Even though the problem of sexual harassment is usually attributed to women victims, men are also victims. Yahnke (2018) presents several supporting studies including: “Washington Post, 2010, reported that 10% of men have been victims of sexual harassment at work; a 2014 study in Canada: women are twice as likely as men to report unwanted sexual contact in the office (20% and 9%, respectively); Quinnipiac University study: 20% of men reported being sexually harassed. While statistics from Atlantic Training (17 to 20%) and a 2017 YouGov poll (15%); and a Canadian online found that more than one-third of women and about one in ten men had been victims of workplace sexual harassment”. Furthermore, Benya et al. (2018) report in their book those women are more likely to be sexually harassed than men and to experience sexual harassment at higher frequencies. In fact, “in terms of Federal workers, it found more women (44%) than men (19%); graduate students while in graduate school. Female students were 1.64 times more likely to have experienced sexually harassing behavior from faculty or staff (38%) compared with male students (23%); and as for Active Duty Military Women and Men Experiencing Sexually Harassing Behaviors, the rates were an average 44% versus 17.5%.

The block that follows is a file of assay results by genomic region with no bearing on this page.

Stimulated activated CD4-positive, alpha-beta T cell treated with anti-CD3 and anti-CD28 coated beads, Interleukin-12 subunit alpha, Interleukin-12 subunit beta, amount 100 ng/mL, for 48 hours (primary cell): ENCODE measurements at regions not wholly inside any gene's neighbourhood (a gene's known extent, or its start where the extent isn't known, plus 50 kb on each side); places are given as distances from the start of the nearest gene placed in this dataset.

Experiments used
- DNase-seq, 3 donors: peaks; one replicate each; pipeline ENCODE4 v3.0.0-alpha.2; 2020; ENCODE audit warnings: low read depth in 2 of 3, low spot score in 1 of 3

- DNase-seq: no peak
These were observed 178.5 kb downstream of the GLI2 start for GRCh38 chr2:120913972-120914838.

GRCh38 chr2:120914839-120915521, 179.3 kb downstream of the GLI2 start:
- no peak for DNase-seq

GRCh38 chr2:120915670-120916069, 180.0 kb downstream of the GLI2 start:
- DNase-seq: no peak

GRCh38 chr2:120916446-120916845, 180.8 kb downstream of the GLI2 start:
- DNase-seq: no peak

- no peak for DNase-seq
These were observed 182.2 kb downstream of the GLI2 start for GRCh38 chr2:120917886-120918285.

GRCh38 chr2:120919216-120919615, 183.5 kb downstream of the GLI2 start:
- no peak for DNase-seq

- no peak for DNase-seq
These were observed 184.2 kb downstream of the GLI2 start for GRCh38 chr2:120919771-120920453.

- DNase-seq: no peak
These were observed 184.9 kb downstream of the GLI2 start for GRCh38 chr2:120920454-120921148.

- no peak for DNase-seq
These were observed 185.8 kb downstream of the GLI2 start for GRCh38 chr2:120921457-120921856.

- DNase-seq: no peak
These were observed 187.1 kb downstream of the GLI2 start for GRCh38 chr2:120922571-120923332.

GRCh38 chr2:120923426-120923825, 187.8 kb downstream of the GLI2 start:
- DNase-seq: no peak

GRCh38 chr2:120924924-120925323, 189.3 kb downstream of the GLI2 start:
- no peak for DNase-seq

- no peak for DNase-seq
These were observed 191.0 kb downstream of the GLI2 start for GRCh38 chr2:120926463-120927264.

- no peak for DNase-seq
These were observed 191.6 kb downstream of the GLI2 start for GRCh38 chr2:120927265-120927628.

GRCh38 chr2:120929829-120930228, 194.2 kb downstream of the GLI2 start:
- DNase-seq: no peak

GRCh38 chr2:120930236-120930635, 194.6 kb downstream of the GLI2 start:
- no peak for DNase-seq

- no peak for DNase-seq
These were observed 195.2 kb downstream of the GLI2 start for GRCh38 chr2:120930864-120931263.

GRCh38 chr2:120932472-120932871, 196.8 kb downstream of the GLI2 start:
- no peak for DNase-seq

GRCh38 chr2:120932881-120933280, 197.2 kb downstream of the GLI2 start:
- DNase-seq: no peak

Therefore, all countries are concerned about the negative consequences of sexual harassment on both dimensions the humane and the monetary. In particular here, we are concerned about the monetary part. According to Deloitte Access Economics (2019), and based on a 2.5 million cases, “the economic costs of sexual harassment reached AUD 2.6 billion in lost productivity, or AUD 1,053 [~800 USD] on average per victim; in addition to AUD 0.9 billion in other costs, or AUD 375 [~285 USD]on average per victim”. Therefore, if we apply these numbers (provided that the reported figures are governed by strict in-situ conditions) to the total victims worldwide of 2 billion women (Chamie, 2018) and assuming a conservative rate of 600 million men (based on different reports herein), then the economic costs rise as shown in Table 1.

Table 1 Estimation of Global Economic Costs Due to Sexual Harassment for the Year 2018
Global losses of productivity:
(800)(2,000,000,000) = 16x1011 USD for sexually harassed women
(800)(600,000,000) = 4.8x1011 USD for sexually harassed men
Global losses of sexual harassment consequences:
(285)(2,000,000,000) = 5.7x1011 USD for sexually harassed women